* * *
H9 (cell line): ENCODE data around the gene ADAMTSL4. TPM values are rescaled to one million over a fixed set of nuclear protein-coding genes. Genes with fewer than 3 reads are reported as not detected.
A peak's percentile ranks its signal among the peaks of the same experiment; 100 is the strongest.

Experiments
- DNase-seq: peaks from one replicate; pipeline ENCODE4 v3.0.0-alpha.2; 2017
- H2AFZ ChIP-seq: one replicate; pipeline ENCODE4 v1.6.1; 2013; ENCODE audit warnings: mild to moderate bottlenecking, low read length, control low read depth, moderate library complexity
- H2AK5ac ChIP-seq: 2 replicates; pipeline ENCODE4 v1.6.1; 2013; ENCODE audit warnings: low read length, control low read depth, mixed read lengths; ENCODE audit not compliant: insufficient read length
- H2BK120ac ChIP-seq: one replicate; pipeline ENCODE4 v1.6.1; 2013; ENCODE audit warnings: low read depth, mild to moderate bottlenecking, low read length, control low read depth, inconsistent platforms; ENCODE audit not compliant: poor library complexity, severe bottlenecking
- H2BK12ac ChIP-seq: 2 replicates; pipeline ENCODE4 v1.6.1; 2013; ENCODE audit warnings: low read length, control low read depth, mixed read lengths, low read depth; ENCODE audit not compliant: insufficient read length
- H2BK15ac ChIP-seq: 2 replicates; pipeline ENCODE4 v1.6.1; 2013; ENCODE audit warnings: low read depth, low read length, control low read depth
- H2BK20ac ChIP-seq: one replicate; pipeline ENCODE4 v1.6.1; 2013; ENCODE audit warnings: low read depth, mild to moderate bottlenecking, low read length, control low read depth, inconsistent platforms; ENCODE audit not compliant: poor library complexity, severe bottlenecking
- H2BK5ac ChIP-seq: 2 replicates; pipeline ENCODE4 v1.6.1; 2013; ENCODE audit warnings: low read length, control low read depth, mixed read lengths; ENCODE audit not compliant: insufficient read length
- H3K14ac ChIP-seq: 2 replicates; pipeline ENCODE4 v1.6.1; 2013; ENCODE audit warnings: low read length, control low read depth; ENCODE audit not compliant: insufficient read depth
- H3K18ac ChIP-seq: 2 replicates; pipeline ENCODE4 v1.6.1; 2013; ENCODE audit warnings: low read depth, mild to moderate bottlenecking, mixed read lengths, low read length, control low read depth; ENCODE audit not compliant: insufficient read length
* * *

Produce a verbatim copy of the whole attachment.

H9 (cell line): ENCODE data around the gene ADAMTSL4. TPM values are rescaled to one million over a fixed set of nuclear protein-coding genes. Genes with fewer than 3 reads are reported as not detected.
A peak's percentile ranks its signal among the peaks of the same experiment; 100 is the strongest.

Experiments
- DNase-seq: peaks from one replicate; pipeline ENCODE4 v3.0.0-alpha.2; 2017
- H2AFZ ChIP-seq: one replicate; pipeline ENCODE4 v1.6.1; 2013; ENCODE audit warnings: mild to moderate bottlenecking, low read length, control low read depth, moderate library complexity
- H2AK5ac ChIP-seq: 2 replicates; pipeline ENCODE4 v1.6.1; 2013; ENCODE audit warnings: low read length, control low read depth, mixed read lengths; ENCODE audit not compliant: insufficient read length
- H2BK120ac ChIP-seq: one replicate; pipeline ENCODE4 v1.6.1; 2013; ENCODE audit warnings: low read depth, mild to moderate bottlenecking, low read length, control low read depth, inconsistent platforms; ENCODE audit not compliant: poor library complexity, severe bottlenecking
- H2BK12ac ChIP-seq: 2 replicates; pipeline ENCODE4 v1.6.1; 2013; ENCODE audit warnings: low read length, control low read depth, mixed read lengths, low read depth; ENCODE audit not compliant: insufficient read length
- H2BK15ac ChIP-seq: 2 replicates; pipeline ENCODE4 v1.6.1; 2013; ENCODE audit warnings: low read depth, low read length, control low read depth
- H2BK20ac ChIP-seq: one replicate; pipeline ENCODE4 v1.6.1; 2013; ENCODE audit warnings: low read depth, mild to moderate bottlenecking, low read length, control low read depth, inconsistent platforms; ENCODE audit not compliant: poor library complexity, severe bottlenecking
- H2BK5ac ChIP-seq: 2 replicates; pipeline ENCODE4 v1.6.1; 2013; ENCODE audit warnings: low read length, control low read depth, mixed read lengths; ENCODE audit not compliant: insufficient read length
- H3K14ac ChIP-seq: 2 replicates; pipeline ENCODE4 v1.6.1; 2013; ENCODE audit warnings: low read length, control low read depth; ENCODE audit not compliant: insufficient read depth
- H3K18ac ChIP-seq: 2 replicates; pipeline ENCODE4 v1.6.1; 2013; ENCODE audit warnings: low read depth, mild to moderate bottlenecking, mixed read lengths, low read length, control low read depth; ENCODE audit not compliant: insufficient read length